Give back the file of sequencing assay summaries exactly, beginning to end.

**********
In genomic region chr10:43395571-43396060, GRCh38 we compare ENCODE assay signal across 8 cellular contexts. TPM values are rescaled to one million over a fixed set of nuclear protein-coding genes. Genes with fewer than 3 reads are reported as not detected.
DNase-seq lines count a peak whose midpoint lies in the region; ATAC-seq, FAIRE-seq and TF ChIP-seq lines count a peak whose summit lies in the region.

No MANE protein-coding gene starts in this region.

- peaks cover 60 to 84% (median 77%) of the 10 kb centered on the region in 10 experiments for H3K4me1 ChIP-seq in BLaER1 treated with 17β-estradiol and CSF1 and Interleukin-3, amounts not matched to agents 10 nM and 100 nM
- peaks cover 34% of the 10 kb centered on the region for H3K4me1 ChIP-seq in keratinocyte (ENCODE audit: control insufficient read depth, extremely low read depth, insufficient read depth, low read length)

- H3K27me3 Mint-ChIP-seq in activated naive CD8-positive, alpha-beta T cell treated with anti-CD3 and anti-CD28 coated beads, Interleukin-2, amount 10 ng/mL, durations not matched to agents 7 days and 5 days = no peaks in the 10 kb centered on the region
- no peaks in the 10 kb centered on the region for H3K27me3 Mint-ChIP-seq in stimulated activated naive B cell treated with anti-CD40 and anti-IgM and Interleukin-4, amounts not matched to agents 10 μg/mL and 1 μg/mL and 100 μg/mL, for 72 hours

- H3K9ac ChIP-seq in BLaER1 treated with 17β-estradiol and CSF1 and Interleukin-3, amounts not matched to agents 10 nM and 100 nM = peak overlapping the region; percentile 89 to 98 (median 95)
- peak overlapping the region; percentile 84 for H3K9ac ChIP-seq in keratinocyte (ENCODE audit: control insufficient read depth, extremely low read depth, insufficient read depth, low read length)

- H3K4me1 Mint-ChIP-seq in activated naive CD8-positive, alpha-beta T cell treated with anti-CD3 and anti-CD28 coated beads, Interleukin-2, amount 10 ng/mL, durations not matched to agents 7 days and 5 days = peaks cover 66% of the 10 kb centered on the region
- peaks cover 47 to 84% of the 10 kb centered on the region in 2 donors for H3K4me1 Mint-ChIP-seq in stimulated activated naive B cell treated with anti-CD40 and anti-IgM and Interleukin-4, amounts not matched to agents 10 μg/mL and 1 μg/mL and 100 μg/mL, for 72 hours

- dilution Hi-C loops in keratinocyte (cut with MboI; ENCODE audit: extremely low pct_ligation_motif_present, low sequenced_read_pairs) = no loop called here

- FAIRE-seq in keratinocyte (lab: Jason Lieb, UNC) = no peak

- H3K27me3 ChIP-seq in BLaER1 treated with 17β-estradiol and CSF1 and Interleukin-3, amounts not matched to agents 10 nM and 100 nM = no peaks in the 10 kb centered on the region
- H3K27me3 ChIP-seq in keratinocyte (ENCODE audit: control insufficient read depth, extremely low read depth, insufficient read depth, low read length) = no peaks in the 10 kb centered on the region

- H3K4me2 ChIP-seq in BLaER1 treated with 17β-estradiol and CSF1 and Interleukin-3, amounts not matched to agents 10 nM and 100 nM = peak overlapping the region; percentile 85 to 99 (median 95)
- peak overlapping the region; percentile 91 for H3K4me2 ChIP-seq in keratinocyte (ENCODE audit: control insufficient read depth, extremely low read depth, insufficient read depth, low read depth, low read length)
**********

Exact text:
In genomic region chr10:43395571-43396060, GRCh38 we compare ENCODE assay signal across 8 cellular contexts. TPM values are rescaled to one million over a fixed set of nuclear protein-coding genes. Genes with fewer than 3 reads are reported as not detected.
DNase-seq lines count a peak whose midpoint lies in the region; ATAC-seq, FAIRE-seq and TF ChIP-seq lines count a peak whose summit lies in the region.

No MANE protein-coding gene starts in this region.

- peaks cover 60 to 84% (median 77%) of the 10 kb centered on the region in 10 experiments for H3K4me1 ChIP-seq in BLaER1 treated with 17β-estradiol and CSF1 and Interleukin-3, amounts not matched to agents 10 nM and 100 nM
- peaks cover 34% of the 10 kb centered on the region for H3K4me1 ChIP-seq in keratinocyte (ENCODE audit: control insufficient read depth, extremely low read depth, insufficient read depth, low read length)

- H3K27me3 Mint-ChIP-seq in activated naive CD8-positive, alpha-beta T cell treated with anti-CD3 and anti-CD28 coated beads, Interleukin-2, amount 10 ng/mL, durations not matched to agents 7 days and 5 days = no peaks in the 10 kb centered on the region
- no peaks in the 10 kb centered on the region for H3K27me3 Mint-ChIP-seq in stimulated activated naive B cell treated with anti-CD40 and anti-IgM and Interleukin-4, amounts not matched to agents 10 μg/mL and 1 μg/mL and 100 μg/mL, for 72 hours

- H3K9ac ChIP-seq in BLaER1 treated with 17β-estradiol and CSF1 and Interleukin-3, amounts not matched to agents 10 nM and 100 nM = peak overlapping the region; percentile 89 to 98 (median 95)
- peak overlapping the region; percentile 84 for H3K9ac ChIP-seq in keratinocyte (ENCODE audit: control insufficient read depth, extremely low read depth, insufficient read depth, low read length)

- H3K4me1 Mint-ChIP-seq in activated naive CD8-positive, alpha-beta T cell treated with anti-CD3 and anti-CD28 coated beads, Interleukin-2, amount 10 ng/mL, durations not matched to agents 7 days and 5 days = peaks cover 66% of the 10 kb centered on the region
- peaks cover 47 to 84% of the 10 kb centered on the region in 2 donors for H3K4me1 Mint-ChIP-seq in stimulated activated naive B cell treated with anti-CD40 and anti-IgM and Interleukin-4, amounts not matched to agents 10 μg/mL and 1 μg/mL and 100 μg/mL, for 72 hours

- dilution Hi-C loops in keratinocyte (cut with MboI; ENCODE audit: extremely low pct_ligation_motif_present, low sequenced_read_pairs) = no loop called here

- FAIRE-seq in keratinocyte (lab: Jason Lieb, UNC) = no peak

- H3K27me3 ChIP-seq in BLaER1 treated with 17β-estradiol and CSF1 and Interleukin-3, amounts not matched to agents 10 nM and 100 nM = no peaks in the 10 kb centered on the region
- H3K27me3 ChIP-seq in keratinocyte (ENCODE audit: control insufficient read depth, extremely low read depth, insufficient read depth, low read length) = no peaks in the 10 kb centered on the region

- H3K4me2 ChIP-seq in BLaER1 treated with 17β-estradiol and CSF1 and Interleukin-3, amounts not matched to agents 10 nM and 100 nM = peak overlapping the region; percentile 85 to 99 (median 95)
- peak overlapping the region; percentile 91 for H3K4me2 ChIP-seq in keratinocyte (ENCODE audit: control insufficient read depth, extremely low read depth, insufficient read depth, low read depth, low read length)